UK tech startup, Molecular Warehouse, received funding of £250,000 for a project for a molecular bio-sensing platform that can remotely monitor the levels of drugs needed to prevent organ rejection. The project opens markets for companies investing in bio-sensing technologies.
The company’s application areas, which are at various stages of development, include: diagnosis of acute pancreatitis, haemophilia and coagulation, chronic stress, vitamin D deficiency and prostate cancer.
At Health 2.0, a recent conference on digital health, the Guildford-based company, was singled out from more than 100 contenders as the best candidate for Series A funding.
Chief executive Dr Siro Perez and his management team are now in the process of raising another £2m from current investors in their Series A campaign, having already attracted crowdfunding of £750,000 in November 2016.
Dr Perez explained: “We have more than 40 companies and a large number of clinicians interested in our technology. The main intellectual property we hold is in the bio-sensors that we have re-engineered to recognise protein biomarkers and drugs – or anything molecular, really. The potential is huge.
“We always had a very ambitious business plan but the grant from Innovate UK helped a lot. It carries a lot of prestige, even with investors from outside the UK. We had raised about £200,000 ourselves. Then we got the grant and, on the back of that, were able to raise £1.2m more.”
Molecular Warehouse, which has grown from 3 staff at the start of the project to 12, has since struck a co-development agreement with Chiesi Pharmaceuticals for the transplant application.
If certain milestones are reached, Chiesi will finance the final clinical development, regulatory approval and commercialisation of the test. It will then become rapidly available to hundreds of thousands of patients globally.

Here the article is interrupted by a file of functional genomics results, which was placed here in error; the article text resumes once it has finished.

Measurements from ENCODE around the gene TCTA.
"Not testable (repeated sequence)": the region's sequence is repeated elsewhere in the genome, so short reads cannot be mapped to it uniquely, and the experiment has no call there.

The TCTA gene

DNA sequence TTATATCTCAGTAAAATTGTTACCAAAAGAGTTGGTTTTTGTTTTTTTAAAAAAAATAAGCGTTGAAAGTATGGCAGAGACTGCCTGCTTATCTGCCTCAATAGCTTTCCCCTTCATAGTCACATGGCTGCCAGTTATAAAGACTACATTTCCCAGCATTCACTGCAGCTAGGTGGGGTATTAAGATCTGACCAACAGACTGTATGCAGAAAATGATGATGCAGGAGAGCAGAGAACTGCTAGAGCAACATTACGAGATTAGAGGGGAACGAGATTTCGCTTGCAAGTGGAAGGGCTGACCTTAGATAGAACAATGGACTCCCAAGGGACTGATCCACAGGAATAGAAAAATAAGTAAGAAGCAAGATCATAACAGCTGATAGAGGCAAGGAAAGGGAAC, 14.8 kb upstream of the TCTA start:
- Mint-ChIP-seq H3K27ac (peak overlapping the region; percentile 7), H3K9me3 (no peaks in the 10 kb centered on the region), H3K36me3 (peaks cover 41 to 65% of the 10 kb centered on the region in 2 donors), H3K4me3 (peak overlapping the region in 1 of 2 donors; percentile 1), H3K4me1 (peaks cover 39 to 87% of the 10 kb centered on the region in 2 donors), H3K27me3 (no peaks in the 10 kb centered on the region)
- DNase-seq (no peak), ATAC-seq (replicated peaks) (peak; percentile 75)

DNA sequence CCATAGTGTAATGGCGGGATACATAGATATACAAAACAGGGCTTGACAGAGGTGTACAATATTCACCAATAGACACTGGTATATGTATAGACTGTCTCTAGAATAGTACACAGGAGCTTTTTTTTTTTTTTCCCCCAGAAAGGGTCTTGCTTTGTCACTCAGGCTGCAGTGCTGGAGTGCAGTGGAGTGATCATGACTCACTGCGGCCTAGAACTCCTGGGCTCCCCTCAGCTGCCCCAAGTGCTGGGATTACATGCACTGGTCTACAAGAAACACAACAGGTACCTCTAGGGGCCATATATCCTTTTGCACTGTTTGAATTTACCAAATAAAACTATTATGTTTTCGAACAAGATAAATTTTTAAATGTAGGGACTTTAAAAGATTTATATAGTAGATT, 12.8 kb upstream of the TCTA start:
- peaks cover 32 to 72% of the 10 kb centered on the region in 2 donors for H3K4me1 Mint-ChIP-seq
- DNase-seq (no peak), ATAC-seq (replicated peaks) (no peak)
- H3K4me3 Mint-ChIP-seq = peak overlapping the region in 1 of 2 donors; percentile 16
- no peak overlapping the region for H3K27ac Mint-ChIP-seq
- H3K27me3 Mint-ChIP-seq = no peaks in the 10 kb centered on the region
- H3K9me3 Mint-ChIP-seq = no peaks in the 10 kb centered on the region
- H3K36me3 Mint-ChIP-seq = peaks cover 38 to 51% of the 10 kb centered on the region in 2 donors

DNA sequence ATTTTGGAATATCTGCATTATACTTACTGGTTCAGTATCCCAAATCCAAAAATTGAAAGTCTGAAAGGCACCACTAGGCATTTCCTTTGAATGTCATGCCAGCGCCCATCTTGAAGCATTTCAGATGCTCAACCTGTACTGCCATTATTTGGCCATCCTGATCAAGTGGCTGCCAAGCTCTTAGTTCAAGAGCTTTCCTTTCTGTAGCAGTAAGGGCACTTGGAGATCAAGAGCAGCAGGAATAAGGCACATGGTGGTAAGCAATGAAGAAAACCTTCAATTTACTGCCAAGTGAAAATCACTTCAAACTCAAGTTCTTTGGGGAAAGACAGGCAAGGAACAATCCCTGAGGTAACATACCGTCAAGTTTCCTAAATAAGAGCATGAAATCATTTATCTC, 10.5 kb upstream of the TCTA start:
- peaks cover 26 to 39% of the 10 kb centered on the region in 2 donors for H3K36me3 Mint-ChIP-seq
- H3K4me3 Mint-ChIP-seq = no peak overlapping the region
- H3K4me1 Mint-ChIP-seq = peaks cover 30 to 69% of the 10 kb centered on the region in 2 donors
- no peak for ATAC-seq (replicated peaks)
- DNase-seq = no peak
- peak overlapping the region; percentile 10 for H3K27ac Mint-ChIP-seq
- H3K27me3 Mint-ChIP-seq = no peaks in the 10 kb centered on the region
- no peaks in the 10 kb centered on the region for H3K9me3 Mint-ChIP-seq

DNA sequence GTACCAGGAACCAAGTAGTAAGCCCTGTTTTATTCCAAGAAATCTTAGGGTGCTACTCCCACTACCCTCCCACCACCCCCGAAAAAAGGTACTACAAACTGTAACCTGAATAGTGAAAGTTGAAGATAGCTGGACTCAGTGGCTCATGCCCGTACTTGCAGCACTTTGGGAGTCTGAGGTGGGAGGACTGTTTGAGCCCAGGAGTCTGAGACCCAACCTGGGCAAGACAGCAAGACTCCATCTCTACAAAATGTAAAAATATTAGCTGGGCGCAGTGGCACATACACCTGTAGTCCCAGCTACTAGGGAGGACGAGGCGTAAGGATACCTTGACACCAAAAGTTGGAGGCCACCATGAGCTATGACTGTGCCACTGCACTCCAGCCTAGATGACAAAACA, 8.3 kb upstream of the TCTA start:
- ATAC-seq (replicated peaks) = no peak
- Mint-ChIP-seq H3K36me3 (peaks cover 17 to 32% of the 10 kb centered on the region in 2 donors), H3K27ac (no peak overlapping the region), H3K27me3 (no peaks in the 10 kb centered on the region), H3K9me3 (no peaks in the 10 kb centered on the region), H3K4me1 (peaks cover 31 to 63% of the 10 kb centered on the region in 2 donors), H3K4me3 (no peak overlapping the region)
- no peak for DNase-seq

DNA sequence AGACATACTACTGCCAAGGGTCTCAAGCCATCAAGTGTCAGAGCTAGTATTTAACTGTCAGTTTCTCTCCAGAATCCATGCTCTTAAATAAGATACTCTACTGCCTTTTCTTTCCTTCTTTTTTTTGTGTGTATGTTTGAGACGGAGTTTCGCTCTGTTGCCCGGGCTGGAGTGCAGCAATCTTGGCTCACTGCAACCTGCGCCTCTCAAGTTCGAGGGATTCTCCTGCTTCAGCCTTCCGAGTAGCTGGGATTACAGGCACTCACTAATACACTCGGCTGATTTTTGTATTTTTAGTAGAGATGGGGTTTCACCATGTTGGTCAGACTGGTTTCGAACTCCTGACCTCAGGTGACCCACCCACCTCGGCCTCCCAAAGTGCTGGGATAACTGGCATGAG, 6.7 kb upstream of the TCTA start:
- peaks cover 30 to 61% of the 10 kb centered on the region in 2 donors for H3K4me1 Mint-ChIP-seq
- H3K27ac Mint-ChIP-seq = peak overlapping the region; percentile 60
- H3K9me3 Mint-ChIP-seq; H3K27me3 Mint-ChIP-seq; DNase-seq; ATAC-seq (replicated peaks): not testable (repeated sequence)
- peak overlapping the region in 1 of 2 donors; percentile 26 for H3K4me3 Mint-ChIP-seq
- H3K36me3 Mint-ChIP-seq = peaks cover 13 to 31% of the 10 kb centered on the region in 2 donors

Self-testing at home
The concentration of drugs in a transplant patient’s bloodstream needs to be maintained in a narrow range that lowers the immune system’s reactivity enough to avoid rejection, but does not expose the patient to an increased risk of infections.
Studies indicate that 40% of transplant failures are due to poor monitoring of drug levels and not adhering to medication.
The goal of the collaboration between Chiesi and Molecular Warehouse is to develop a system that will enable patients to self-test at home. That will save time visiting clinics and precious health service resources, and reduce the rate of readmissions to hospital and transplant failures.
Every successful kidney transplant leads to a 10-year increase in patient life expectancy and over £250,000 in cost savings to the NHS compared to the patient being on dialysis.
If used by the 35,000 kidney transplant patients in UK, Molecular Warehouse estimates that its test could save the NHS almost £80m annually and save hundreds of lives.
Following successful tests of the first batch of volume-manufactured sensor chips, Dr Perez expects the monitoring platform to complete regulatory and CE mark approval by April next year, initially for dialysis patients.
The plan is for the device to be in use by health care professionals in the first half of 2018 and to go ‘live’ with patients later in the year.